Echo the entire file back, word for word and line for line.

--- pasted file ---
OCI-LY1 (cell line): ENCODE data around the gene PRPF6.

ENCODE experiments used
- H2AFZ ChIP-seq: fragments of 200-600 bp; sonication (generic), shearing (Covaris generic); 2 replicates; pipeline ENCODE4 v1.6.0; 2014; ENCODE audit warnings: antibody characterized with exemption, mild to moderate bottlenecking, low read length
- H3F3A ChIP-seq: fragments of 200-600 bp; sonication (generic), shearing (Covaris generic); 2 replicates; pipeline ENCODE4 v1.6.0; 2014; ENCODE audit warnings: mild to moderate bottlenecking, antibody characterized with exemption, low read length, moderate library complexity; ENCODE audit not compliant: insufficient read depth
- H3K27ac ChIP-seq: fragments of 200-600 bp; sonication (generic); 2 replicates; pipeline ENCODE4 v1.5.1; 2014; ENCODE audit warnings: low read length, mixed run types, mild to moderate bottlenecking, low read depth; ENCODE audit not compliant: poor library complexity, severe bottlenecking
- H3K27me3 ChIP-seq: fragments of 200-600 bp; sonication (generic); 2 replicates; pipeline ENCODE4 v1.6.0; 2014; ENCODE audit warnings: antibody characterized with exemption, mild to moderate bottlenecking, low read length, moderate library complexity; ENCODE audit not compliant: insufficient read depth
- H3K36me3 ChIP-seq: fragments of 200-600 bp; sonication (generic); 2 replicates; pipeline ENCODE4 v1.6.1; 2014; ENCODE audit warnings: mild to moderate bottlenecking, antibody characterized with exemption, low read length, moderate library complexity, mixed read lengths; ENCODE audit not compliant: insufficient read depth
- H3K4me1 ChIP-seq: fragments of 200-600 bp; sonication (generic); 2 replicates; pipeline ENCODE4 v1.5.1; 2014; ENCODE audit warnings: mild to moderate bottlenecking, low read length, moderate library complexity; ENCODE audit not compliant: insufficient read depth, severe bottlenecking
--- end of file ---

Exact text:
OCI-LY1 (cell line): ENCODE data around the gene PRPF6.

ENCODE experiments used
- H2AFZ ChIP-seq: fragments of 200-600 bp; sonication (generic), shearing (Covaris generic); 2 replicates; pipeline ENCODE4 v1.6.0; 2014; ENCODE audit warnings: antibody characterized with exemption, mild to moderate bottlenecking, low read length
- H3F3A ChIP-seq: fragments of 200-600 bp; sonication (generic), shearing (Covaris generic); 2 replicates; pipeline ENCODE4 v1.6.0; 2014; ENCODE audit warnings: mild to moderate bottlenecking, antibody characterized with exemption, low read length, moderate library complexity; ENCODE audit not compliant: insufficient read depth
- H3K27ac ChIP-seq: fragments of 200-600 bp; sonication (generic); 2 replicates; pipeline ENCODE4 v1.5.1; 2014; ENCODE audit warnings: low read length, mixed run types, mild to moderate bottlenecking, low read depth; ENCODE audit not compliant: poor library complexity, severe bottlenecking
- H3K27me3 ChIP-seq: fragments of 200-600 bp; sonication (generic); 2 replicates; pipeline ENCODE4 v1.6.0; 2014; ENCODE audit warnings: antibody characterized with exemption, mild to moderate bottlenecking, low read length, moderate library complexity; ENCODE audit not compliant: insufficient read depth
- H3K36me3 ChIP-seq: fragments of 200-600 bp; sonication (generic); 2 replicates; pipeline ENCODE4 v1.6.1; 2014; ENCODE audit warnings: mild to moderate bottlenecking, antibody characterized with exemption, low read length, moderate library complexity, mixed read lengths; ENCODE audit not compliant: insufficient read depth
- H3K4me1 ChIP-seq: fragments of 200-600 bp; sonication (generic); 2 replicates; pipeline ENCODE4 v1.5.1; 2014; ENCODE audit warnings: mild to moderate bottlenecking, low read length, moderate library complexity; ENCODE audit not compliant: insufficient read depth, severe bottlenecking